Best Productivity Apps for Engineering Students

Personally, I believe it’s best to be a minimalist when choosing what apps to use on our phone or computer. Too often, we go overboard with productivity apps and stop using them after just a few weeks/months. This is the criteria I use when trying to select productivity apps:

  • Easy to use
  • Quick to use
  • Cheap
  • Saves time in the long run 

If an app doesn’t meet these 4 criteria, it is probably a waste of time and money. Most “engineering” apps are a waste of time and money with the exception of Wolfram Alpha (which you can also just use on the computer for free, although buying the app also lets you access the solutions to problems you type in). After trying out dozens of apps during my years of engineering I’ve come to the conclusion that there are only three quintessential types of apps to help you be productive in university:

  1. Calendar
  2. Timer
  3. To-Do List/Habit tracker

1. Calendar

The life of a student is very deadline driven. We get the due date well in advance, and a certain amount of time to complete the task. For this type of lifestyle, a calendar is pretty much our best friend. At the beginning of every semester, my professors pretty much gave me all the due dates in the syllabus and I made sure to put these into a calendar right away. The main benefits of using a calendar are:

  • You won't forget important due dates because you can get a quick snapshot of what’s due in the coming days
  • You can balance your time better because you have an idea of what needs to be done immediately and what you still have time to accomplish

If you read my 5 Practical Time Management Tips from an Engineering Student article, you know that I’m a fan of Sunrise Calendar. Not only is it free, but it syncs with a laptop app and even a web-app. You are pretty much never without a calendar!

2. Timer

In my 5 Practical Time Management Tips from an Engineering Student article, I talked a bit about the Pomodoro technique. Because I am such a big advocate for that technique, I also recommend that every student use a timer! You can use the standard timers that come on your phone (which are free) or you can use an app. It doesn’t really matter. Personally, I use the “Pomodoro Timer” app which is $2.29, a bit expensive for an app but it’s been worth it for me. The main benefits of using a timer in combination with the Pomodoro technique are:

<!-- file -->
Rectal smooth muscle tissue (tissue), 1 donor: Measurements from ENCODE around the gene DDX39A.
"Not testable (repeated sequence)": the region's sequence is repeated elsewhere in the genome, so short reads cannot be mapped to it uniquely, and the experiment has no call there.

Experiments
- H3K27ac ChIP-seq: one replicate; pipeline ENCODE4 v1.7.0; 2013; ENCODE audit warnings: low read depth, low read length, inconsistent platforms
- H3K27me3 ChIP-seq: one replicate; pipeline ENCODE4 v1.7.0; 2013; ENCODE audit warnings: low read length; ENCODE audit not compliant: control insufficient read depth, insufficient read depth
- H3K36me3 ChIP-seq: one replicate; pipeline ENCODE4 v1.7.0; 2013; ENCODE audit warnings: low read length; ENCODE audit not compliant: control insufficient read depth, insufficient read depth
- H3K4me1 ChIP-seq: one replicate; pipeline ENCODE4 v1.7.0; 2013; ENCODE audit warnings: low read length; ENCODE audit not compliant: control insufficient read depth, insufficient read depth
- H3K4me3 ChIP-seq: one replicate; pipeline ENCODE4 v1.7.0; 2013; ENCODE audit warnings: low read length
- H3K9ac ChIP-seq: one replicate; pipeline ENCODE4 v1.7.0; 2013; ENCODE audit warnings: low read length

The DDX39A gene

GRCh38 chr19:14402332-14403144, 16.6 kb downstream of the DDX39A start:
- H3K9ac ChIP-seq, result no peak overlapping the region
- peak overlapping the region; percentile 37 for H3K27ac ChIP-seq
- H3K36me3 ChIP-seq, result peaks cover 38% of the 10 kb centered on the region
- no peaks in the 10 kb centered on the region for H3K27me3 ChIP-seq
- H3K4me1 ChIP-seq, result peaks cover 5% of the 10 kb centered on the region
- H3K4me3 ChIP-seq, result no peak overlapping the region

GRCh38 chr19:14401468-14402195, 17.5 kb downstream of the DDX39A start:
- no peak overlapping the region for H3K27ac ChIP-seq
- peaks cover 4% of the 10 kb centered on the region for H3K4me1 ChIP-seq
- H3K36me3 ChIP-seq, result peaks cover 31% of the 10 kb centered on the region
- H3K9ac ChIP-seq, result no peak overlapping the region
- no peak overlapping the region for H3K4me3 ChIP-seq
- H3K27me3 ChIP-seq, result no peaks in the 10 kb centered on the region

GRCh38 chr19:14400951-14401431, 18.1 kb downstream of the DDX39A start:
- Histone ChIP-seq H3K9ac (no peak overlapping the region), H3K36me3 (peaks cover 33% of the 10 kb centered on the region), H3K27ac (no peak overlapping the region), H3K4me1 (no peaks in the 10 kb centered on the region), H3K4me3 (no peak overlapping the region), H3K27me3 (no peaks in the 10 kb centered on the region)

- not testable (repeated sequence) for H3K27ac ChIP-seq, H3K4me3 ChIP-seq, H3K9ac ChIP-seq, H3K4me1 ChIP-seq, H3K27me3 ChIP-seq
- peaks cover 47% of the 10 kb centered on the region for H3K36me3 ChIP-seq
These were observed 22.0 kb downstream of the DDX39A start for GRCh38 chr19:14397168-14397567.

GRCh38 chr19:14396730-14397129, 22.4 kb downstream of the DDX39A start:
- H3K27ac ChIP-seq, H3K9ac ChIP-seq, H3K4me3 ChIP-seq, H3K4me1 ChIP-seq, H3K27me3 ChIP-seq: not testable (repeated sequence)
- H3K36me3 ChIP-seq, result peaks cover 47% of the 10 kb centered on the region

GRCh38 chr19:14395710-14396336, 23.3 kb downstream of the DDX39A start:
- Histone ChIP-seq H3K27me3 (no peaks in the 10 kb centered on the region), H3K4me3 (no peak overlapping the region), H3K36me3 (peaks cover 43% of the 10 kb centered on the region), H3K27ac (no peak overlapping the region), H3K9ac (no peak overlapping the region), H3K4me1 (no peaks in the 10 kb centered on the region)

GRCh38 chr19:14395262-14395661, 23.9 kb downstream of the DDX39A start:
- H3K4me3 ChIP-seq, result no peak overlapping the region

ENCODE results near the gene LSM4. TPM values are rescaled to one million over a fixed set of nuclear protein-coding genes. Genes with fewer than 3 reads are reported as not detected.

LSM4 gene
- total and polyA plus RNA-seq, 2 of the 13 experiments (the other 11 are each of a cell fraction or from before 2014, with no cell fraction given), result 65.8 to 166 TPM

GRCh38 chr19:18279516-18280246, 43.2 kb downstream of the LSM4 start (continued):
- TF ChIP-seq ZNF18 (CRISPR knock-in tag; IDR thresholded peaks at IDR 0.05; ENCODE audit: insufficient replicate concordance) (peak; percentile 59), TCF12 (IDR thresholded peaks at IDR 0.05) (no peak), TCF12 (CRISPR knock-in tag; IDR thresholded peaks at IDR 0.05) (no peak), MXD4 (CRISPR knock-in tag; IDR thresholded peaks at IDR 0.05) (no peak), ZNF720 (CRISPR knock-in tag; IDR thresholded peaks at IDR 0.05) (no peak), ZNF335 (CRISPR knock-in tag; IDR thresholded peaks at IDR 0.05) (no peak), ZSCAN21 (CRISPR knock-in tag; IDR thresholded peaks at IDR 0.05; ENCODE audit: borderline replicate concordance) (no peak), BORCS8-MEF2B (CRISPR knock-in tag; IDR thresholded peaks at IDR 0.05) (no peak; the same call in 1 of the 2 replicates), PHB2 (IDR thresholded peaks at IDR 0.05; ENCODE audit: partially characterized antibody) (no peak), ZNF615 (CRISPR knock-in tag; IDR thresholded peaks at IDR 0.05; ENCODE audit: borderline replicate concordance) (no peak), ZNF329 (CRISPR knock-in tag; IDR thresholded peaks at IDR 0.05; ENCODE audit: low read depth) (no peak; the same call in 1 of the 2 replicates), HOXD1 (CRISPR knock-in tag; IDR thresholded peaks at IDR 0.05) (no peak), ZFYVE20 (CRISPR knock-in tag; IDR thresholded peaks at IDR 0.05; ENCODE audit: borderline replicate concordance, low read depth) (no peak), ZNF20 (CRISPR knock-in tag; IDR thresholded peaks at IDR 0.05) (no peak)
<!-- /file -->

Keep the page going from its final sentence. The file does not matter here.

• More focused during work sessions (I also found that I was much more focused when writing exams. Previously, someone tapping on their feet on the ground would bother me.)
  • Scheduled breaks, which reduce stress

3. To-Do List / Habit Tracker

I think most students will find that a calendar is far better than a to-do list. If you have a calendar, to-do lists just begin to feel repetitive and unnecessary. However, if you are juggling lots of different activities, clubs, deadlines, etc. a to-do list can become very useful. Conversely, I think a habit tracker is something that everyone can benefit from. The reason I put the two types of apps together is because there is one app that covers both very well: Habitica! It’s an app that is set up like an RPG video game, but for real life and it's free! It comes complete with a habit list, a “dailies” list, and a to-do list. As you complete tasks in each list, you level up a character and are rewarded with gold. You can also do things like join guilds and go on quests with friends. The RPG element of the app just adds a bit of fun to tracking habits and completing tasks on your to-do list. The benefits of using Habitica are:

  • You can create, track, and cultivate your habits
  • You can insert dailies, that remind you of what you should complete every day. This is also a very strong motivator for people like me who feel great about crossing things off a daily to-do list
  • You can track random/one-off tasks that don’t really fit into a calendar
  • It’s a fun way to do all the above

Conclusion

As you may have noticed, the apps I recommended are very basic but useful. Like I said, less is more. These 3 apps are easy, quick, cheap, and will save you lots of time in the long run. These are the quintessential apps for students, however, there are more productivity apps that are good if you do other activities like track your caloric intake, blog, etc. I will cover these in another article.


Do you agree with this list? What apps do you recommend in order to be a more productive student?